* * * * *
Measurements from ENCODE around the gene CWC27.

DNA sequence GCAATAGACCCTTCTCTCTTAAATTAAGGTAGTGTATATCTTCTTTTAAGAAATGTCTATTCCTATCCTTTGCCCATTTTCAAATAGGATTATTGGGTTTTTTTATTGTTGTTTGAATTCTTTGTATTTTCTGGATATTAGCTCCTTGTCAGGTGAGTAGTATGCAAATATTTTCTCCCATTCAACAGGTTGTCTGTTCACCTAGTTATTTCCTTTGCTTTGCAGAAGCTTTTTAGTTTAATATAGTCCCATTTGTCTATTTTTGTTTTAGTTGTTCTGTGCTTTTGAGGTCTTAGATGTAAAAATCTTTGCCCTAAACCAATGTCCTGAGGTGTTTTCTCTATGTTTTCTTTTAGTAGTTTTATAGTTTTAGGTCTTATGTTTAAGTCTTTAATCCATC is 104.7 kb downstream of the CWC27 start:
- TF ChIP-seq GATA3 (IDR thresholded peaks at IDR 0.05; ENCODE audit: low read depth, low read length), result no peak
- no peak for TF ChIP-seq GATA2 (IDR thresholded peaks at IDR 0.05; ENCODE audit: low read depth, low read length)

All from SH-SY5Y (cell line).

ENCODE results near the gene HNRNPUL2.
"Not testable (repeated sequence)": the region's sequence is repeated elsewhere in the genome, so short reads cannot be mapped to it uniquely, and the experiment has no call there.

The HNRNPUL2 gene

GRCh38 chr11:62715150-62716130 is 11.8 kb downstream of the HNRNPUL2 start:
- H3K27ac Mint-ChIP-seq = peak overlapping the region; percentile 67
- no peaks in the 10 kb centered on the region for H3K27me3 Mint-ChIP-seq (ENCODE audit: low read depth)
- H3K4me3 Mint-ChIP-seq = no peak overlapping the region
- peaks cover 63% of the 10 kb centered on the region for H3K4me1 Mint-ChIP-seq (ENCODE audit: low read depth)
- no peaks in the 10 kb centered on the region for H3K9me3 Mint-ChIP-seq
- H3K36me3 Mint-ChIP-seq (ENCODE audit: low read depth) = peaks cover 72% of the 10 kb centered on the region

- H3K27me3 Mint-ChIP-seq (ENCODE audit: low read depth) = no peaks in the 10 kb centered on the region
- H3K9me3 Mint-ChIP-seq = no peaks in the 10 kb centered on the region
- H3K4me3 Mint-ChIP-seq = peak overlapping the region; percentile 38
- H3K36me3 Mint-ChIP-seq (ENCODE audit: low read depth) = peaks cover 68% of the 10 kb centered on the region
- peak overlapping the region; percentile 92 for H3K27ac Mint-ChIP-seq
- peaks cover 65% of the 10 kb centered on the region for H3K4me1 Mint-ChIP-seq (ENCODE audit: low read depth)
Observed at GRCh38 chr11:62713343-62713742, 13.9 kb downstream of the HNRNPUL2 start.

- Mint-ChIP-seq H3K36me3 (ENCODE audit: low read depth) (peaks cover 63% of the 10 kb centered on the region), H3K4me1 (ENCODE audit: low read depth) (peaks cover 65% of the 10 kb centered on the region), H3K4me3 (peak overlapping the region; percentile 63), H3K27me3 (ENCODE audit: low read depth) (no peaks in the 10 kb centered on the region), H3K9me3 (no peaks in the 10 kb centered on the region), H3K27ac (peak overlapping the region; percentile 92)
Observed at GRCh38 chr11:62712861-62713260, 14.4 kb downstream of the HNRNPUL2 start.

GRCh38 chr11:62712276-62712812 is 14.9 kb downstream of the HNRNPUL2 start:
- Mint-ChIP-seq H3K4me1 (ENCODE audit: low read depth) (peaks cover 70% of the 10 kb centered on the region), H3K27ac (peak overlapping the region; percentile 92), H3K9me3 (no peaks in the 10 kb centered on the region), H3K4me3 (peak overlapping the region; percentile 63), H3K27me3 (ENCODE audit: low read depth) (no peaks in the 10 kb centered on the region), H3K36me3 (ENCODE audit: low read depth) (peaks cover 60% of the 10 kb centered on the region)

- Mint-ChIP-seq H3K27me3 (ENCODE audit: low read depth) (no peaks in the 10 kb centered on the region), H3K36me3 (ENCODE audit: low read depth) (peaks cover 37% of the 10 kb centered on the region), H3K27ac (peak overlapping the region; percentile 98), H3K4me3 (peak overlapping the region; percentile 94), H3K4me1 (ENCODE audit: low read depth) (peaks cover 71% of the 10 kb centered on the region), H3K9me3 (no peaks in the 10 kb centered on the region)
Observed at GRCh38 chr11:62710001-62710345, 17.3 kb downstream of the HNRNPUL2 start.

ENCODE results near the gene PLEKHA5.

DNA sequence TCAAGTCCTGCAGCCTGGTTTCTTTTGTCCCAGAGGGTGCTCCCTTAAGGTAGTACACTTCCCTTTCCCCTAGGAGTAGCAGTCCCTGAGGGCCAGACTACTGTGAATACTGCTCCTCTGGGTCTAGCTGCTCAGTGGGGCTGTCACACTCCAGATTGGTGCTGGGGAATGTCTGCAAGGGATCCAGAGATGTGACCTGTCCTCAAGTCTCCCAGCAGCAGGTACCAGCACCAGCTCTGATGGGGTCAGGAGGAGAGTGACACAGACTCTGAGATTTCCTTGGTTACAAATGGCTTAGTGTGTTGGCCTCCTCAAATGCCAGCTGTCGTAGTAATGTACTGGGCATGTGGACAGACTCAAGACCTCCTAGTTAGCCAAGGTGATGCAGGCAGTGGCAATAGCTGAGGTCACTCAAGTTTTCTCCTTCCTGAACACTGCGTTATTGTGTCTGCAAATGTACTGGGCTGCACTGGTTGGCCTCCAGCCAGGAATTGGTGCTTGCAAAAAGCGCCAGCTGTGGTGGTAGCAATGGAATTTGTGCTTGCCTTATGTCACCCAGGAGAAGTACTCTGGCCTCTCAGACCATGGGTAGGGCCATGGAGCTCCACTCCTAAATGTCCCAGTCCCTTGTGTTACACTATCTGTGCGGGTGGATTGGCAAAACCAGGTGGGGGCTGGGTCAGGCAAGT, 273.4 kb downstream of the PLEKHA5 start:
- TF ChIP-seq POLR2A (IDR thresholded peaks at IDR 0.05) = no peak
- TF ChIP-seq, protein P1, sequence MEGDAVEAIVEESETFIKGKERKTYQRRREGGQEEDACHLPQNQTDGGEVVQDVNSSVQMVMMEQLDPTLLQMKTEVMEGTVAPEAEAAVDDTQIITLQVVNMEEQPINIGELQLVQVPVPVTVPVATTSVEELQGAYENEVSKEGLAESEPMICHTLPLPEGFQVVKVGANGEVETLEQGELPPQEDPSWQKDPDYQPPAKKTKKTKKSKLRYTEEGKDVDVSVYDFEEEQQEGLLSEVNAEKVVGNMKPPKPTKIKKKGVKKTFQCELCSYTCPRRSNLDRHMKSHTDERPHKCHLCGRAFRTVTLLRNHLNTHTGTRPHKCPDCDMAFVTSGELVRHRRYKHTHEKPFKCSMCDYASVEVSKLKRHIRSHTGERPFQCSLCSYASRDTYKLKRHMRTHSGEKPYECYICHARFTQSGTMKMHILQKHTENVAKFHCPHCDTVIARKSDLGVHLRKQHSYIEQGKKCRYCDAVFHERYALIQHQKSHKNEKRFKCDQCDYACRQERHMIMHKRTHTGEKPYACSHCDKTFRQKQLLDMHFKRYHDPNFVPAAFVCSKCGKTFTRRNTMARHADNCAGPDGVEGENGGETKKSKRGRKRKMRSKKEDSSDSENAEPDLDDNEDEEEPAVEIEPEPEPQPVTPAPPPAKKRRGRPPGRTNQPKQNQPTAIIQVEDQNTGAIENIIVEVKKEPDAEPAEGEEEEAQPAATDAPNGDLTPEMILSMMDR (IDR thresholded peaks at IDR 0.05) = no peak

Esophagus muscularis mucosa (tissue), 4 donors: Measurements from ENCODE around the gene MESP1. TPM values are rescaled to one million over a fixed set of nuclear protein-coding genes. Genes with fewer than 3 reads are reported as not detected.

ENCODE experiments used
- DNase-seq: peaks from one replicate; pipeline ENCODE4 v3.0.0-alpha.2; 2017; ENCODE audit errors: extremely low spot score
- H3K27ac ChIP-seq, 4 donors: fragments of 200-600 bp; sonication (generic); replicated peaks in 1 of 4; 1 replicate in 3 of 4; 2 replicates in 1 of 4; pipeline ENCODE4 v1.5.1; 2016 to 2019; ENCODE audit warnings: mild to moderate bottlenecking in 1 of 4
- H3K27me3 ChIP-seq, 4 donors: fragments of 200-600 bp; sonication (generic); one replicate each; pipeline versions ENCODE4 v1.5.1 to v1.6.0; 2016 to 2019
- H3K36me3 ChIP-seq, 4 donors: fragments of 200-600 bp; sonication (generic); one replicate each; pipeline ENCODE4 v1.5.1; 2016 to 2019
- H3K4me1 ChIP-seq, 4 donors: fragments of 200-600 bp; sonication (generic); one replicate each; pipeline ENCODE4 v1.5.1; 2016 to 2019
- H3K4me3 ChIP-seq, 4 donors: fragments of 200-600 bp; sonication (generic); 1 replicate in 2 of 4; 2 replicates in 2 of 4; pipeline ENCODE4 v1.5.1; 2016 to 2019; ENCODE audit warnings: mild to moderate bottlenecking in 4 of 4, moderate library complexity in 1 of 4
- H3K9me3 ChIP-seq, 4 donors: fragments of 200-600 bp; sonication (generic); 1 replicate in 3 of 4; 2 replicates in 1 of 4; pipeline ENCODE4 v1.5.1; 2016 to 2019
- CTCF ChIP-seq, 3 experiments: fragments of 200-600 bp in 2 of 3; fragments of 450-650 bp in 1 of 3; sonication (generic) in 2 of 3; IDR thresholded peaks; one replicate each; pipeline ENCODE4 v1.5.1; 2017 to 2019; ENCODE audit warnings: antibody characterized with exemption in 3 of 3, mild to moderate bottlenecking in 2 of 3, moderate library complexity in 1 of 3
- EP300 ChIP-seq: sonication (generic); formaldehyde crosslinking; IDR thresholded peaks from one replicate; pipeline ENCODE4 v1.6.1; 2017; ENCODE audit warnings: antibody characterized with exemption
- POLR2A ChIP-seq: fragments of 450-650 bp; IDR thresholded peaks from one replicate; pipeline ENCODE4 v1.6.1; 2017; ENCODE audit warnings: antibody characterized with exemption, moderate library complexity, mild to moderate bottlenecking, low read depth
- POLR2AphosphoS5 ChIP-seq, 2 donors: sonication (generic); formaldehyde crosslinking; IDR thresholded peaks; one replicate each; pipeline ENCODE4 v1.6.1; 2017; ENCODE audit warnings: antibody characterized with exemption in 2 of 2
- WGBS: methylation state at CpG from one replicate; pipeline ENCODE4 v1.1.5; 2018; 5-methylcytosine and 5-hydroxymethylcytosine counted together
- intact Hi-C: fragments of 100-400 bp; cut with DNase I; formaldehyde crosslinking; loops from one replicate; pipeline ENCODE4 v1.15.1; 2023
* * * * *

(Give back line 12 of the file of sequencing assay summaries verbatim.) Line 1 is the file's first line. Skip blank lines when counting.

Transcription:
- H3K4me3 Mint-ChIP-seq = no peak overlapping the region